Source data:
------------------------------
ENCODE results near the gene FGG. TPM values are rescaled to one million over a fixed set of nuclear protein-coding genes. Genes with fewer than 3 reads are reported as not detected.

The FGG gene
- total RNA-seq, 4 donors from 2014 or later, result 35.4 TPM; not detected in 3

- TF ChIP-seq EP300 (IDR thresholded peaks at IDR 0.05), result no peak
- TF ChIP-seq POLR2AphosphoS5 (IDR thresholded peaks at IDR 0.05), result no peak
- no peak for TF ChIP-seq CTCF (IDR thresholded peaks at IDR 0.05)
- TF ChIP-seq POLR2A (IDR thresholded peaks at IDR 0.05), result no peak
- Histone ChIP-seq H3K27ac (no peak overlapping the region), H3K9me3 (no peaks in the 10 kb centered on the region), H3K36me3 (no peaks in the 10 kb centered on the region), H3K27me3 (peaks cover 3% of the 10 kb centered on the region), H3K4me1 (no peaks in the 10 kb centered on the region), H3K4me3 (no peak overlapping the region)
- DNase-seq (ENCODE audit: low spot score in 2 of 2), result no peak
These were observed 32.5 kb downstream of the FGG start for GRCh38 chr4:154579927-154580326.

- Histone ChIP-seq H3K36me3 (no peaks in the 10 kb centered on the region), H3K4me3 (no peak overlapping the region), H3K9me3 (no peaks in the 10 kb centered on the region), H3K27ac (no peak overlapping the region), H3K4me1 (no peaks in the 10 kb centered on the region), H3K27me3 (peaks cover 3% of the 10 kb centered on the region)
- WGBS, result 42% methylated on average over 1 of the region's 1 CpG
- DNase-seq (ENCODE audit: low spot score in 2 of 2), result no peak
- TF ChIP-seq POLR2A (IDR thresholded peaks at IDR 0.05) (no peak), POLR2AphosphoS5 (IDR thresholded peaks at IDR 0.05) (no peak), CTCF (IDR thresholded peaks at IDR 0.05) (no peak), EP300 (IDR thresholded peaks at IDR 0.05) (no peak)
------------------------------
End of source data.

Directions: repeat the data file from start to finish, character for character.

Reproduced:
ENCODE results near the gene FGG. TPM values are rescaled to one million over a fixed set of nuclear protein-coding genes. Genes with fewer than 3 reads are reported as not detected.

The FGG gene
- total RNA-seq, 4 donors from 2014 or later, result 35.4 TPM; not detected in 3

- TF ChIP-seq EP300 (IDR thresholded peaks at IDR 0.05), result no peak
- TF ChIP-seq POLR2AphosphoS5 (IDR thresholded peaks at IDR 0.05), result no peak
- no peak for TF ChIP-seq CTCF (IDR thresholded peaks at IDR 0.05)
- TF ChIP-seq POLR2A (IDR thresholded peaks at IDR 0.05), result no peak
- Histone ChIP-seq H3K27ac (no peak overlapping the region), H3K9me3 (no peaks in the 10 kb centered on the region), H3K36me3 (no peaks in the 10 kb centered on the region), H3K27me3 (peaks cover 3% of the 10 kb centered on the region), H3K4me1 (no peaks in the 10 kb centered on the region), H3K4me3 (no peak overlapping the region)
- DNase-seq (ENCODE audit: low spot score in 2 of 2), result no peak
These were observed 32.5 kb downstream of the FGG start for GRCh38 chr4:154579927-154580326.

- Histone ChIP-seq H3K36me3 (no peaks in the 10 kb centered on the region), H3K4me3 (no peak overlapping the region), H3K9me3 (no peaks in the 10 kb centered on the region), H3K27ac (no peak overlapping the region), H3K4me1 (no peaks in the 10 kb centered on the region), H3K27me3 (peaks cover 3% of the 10 kb centered on the region)
- WGBS, result 42% methylated on average over 1 of the region's 1 CpG
- DNase-seq (ENCODE audit: low spot score in 2 of 2), result no peak
- TF ChIP-seq POLR2A (IDR thresholded peaks at IDR 0.05) (no peak), POLR2AphosphoS5 (IDR thresholded peaks at IDR 0.05) (no peak), CTCF (IDR thresholded peaks at IDR 0.05) (no peak), EP300 (IDR thresholded peaks at IDR 0.05) (no peak)